The aim of the withdrawal agreement is to ensure as much as possible the rights of the British citizens and their family members lawfully residing in Belgium.
The withdrawal agreement foresees a transition period until the 31st of December 2020. During this time nearly everything stays the same for British citizens and their family members. They will continue to be able to enjoy their free movement rights.
During the transition period the same rules continue to apply as before the withdrawal. Even though the United Kingdom will no longer be a part of the European Union, British citizens and their family members will continue to be treated the same as Union citizens. This will be the case both for short-term as well as for long-term stays.
If you applied for a residence permit as a British citizen or a family member of a British citizen before the 31st of December, your application will be examined according to the same rules and conditions as before the withdrawal. If your application is approved, you will receive a residence document (E or F card).
If you were already lawfully residing in Belgium before the withdrawal of the United Kingdom from the European Union, you will during the transition period, initially keep your current residence document (E(+) or F (+) card).
All British citizens and their family members lawfully residing in Belgium at the end of the transition period will be considered as beneficiaries of the withdrawal agreement. During the transition period every British citizen and their family members will have to be given a new residence document as beneficiaries of the withdrawal agreement which mentions the withdrawal.
All beneficiaries of the withdrawal agreement will therefore receive a letter asking them to go to the municipality where they reside to apply for their new residence card. You do not have to take any steps until you've received this letter. Mid-2021 at the latest all beneficiaries of the withdrawal agreement will have received their new residence card. The letter with the invitation to go to the municipality to apply for your residence card will not be send before the new residence cards are available. You will be kept informed through our website.
As a beneficiary of the withdrawal agreement, you will keep your acquired rights of residence for life. The only difference between you and a Union citizen in this regard will be your residence card.
In principle you will not fall under the scope of the withdrawal agreement anymore and neither are the rules and conditions applicable to Union citizens applicable to you any longer. Instead the general rules and conditions for family reunification for third country nationals will apply to you.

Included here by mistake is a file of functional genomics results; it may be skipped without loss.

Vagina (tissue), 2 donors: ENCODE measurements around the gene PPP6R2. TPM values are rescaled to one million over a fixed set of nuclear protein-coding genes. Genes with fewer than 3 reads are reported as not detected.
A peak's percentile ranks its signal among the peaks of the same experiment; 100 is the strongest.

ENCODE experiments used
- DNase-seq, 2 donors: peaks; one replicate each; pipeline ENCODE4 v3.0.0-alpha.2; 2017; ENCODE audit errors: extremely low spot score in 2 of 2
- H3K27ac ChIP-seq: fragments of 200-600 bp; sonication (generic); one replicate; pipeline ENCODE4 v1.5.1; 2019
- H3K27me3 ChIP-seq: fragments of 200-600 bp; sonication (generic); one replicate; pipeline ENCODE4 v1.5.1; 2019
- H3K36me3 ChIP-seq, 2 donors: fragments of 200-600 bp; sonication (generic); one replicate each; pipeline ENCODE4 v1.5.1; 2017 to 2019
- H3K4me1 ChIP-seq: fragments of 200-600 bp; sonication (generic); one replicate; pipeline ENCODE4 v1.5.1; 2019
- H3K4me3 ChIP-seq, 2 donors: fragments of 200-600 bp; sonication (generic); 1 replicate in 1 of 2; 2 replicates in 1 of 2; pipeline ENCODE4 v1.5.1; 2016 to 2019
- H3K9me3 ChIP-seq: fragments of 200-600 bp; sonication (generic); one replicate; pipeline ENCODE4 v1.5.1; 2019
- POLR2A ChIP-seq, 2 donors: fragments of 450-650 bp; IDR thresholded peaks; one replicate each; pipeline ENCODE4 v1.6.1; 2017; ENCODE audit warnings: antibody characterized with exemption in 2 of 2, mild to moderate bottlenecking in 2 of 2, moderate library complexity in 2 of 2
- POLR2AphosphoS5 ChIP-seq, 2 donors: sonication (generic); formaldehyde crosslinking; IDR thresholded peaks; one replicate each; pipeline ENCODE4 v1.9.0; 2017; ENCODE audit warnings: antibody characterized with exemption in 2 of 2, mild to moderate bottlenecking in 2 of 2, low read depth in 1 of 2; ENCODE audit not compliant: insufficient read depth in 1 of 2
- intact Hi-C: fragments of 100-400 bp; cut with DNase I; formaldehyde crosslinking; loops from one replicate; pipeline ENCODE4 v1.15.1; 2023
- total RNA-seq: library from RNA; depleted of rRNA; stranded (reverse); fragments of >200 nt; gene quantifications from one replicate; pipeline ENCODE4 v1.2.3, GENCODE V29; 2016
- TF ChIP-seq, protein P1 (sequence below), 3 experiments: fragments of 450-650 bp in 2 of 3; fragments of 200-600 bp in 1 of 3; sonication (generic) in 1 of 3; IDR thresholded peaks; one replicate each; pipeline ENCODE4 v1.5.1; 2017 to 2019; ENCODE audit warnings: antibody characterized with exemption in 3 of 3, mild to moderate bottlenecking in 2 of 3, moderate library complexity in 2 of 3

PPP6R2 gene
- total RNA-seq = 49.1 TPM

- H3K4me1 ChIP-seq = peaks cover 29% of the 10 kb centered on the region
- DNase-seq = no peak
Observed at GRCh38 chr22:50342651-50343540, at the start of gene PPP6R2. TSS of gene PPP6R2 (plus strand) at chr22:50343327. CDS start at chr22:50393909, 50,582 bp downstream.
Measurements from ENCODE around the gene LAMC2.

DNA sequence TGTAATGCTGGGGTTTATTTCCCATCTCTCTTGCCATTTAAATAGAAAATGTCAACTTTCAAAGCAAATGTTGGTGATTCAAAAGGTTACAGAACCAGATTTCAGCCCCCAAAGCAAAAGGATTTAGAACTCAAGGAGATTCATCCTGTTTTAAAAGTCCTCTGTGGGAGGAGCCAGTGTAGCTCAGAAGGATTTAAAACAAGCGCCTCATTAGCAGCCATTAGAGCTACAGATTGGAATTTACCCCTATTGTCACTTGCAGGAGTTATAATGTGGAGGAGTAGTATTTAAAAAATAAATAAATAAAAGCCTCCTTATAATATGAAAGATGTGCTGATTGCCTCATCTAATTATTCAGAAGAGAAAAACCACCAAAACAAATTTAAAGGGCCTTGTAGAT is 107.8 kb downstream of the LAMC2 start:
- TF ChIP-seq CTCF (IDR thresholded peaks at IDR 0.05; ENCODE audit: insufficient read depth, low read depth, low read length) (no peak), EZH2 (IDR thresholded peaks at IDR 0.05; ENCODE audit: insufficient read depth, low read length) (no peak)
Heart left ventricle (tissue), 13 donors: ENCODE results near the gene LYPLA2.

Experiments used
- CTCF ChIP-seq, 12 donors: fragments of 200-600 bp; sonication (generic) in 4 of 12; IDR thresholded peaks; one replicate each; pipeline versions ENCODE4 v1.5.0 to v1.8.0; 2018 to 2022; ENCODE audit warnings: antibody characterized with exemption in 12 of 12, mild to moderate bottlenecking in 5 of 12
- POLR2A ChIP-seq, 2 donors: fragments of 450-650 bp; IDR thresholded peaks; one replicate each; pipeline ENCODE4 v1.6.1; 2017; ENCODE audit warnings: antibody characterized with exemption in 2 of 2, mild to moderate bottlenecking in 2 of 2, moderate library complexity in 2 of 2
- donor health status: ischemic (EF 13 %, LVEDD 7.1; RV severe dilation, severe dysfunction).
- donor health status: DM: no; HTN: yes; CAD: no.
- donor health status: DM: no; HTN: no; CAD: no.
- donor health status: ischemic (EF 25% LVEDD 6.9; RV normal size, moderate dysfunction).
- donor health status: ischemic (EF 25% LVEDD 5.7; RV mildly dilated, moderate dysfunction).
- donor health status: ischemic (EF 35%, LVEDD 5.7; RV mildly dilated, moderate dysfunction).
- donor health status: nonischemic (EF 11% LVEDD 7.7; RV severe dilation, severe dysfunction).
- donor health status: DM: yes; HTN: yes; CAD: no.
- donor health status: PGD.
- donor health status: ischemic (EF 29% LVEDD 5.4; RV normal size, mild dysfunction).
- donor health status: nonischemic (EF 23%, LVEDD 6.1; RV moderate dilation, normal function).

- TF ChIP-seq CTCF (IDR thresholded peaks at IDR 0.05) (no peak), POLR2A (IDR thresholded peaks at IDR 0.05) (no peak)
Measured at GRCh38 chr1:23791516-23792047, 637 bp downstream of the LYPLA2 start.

These can be found on our website: https://dofi.ibz.be/sites/dvzoe/fr/Pages/home.aspx
For some family members however an exception has been foreseen in the withdrawal agreement. This is the case for certain family members who were related to a British citizen lawfully residing in Belgium before the end of the transition period or children who were born afterwards. The same rules as applicable before the withdrawal are applicable to them:
The following family members are concerned:
The entry rights and rights to stay of British citizens and their family members at the end of the transition period without a right to reside in Belgium, are a part of the ongoing negotiations between the United Kingdom and the European Union which will start after the withdrawal. Nothing has been determined yet.
These negotiations will most likely have an influence on the conditions for short-term stays (less than 90 days over a period of 180 days).
When applying for a residence permit after the withdrawal of the United Kingdom from the European Union, you can no longer apply for residence under the conditions set for Union citizens. Instead the general rules and conditions for third country nationals will most likely apply to you.
British citizen and their family member who are beneficiaries of the withdrawal agreement can apply after 5 years of lawful residence in Belgium for a permanent residence. Periods of lawful residence both before as well as after the transition period will be counted. Temporary absences which have no influence on the right to reside of a beneficiary of the withdrawal agreement in Belgium, will not have any influence either on the possibility to apply for a permanent residence after a period of 5 years.
Once you have received a permanent residence, you can only lose it after an uninterrupted absence of 5 years from Belgium.
From the withdrawal onwards, you cannot any longer make use of the regulation for Union citizens, that when a Union citizen is not in possession of their travel document at the border, the Member State concerned gives them, before turning them back, every reasonable opportunity to obtain the necessary documents or have them brought to them within a reasonable period of time. As a British citizens you will, from the moment of the withdrawal always without exception have to be in possession of your travel document.
British frontier workers who were already active in Belgium before the end of the transition period, are exempted from visa requirements or other similar formalities.
If you have planned health care treatment before the end of the transition period in Belgium you will have to follow the same visa requirements as before the withdrawal and this for the entire duration of your treatment. This is the case both for yourself as for the person accompanying you and this until the end of your stay.